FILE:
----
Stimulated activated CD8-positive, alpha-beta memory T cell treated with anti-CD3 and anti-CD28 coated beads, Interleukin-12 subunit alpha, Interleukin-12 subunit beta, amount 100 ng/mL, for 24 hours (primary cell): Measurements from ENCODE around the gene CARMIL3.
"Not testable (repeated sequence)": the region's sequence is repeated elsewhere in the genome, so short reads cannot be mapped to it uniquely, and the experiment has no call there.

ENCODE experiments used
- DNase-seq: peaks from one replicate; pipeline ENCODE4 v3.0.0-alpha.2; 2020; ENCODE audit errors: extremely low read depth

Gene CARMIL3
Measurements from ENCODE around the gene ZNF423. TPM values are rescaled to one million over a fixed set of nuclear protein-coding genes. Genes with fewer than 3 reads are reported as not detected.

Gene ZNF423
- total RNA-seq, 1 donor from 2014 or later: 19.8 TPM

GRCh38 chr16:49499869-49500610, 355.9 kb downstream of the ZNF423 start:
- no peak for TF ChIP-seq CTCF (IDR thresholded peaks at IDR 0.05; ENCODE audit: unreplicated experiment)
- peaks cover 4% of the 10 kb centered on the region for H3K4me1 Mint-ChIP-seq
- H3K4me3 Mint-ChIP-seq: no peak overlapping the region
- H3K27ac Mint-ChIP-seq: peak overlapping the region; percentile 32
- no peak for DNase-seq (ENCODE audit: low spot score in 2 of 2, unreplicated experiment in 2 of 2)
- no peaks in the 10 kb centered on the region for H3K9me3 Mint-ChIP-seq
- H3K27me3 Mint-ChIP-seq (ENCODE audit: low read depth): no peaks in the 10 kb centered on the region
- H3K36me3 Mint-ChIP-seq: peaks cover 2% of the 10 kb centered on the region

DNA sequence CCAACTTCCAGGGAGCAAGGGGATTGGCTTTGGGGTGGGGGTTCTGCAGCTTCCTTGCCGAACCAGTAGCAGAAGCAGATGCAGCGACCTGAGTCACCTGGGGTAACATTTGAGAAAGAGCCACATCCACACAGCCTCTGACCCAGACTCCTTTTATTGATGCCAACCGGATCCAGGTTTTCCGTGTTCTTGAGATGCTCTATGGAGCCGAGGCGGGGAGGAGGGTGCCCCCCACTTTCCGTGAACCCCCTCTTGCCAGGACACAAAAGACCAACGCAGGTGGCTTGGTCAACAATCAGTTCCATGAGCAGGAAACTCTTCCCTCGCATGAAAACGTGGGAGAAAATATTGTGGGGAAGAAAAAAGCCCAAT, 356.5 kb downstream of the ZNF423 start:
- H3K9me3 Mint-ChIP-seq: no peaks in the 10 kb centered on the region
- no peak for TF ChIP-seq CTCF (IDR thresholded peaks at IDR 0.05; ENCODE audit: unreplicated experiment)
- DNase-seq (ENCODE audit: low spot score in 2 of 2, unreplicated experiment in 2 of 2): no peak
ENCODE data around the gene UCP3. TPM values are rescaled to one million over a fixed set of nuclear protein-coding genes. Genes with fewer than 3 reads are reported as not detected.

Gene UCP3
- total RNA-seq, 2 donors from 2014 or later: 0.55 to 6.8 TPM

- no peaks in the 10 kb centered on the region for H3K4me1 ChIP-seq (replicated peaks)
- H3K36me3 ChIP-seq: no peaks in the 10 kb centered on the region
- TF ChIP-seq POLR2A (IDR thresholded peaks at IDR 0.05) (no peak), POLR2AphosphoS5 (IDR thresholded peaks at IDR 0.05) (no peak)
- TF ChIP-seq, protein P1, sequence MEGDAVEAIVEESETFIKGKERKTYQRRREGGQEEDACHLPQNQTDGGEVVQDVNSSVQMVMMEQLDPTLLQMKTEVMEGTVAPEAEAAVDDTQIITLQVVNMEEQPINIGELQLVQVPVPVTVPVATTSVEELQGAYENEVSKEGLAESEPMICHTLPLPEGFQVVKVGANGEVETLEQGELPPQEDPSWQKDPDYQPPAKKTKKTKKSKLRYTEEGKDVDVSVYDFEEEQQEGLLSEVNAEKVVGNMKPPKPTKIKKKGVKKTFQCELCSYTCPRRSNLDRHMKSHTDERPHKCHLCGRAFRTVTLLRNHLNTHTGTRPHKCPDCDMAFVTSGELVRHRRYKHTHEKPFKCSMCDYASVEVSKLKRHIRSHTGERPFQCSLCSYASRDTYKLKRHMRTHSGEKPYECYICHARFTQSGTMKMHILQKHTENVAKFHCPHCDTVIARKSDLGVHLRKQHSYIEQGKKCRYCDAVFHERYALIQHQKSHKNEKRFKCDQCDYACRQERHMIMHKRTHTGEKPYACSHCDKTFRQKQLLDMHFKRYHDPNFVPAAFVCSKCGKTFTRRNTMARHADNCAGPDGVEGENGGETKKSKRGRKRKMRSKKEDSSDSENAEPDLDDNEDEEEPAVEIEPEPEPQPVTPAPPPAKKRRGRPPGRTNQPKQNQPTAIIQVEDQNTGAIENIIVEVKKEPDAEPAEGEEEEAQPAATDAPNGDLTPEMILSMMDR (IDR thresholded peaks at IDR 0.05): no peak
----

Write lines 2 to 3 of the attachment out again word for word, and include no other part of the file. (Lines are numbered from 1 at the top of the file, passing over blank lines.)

"Not testable (repeated sequence)": the region's sequence is repeated elsewhere in the genome, so short reads cannot be mapped to it uniquely, and the experiment has no call there.

ENCODE experiments used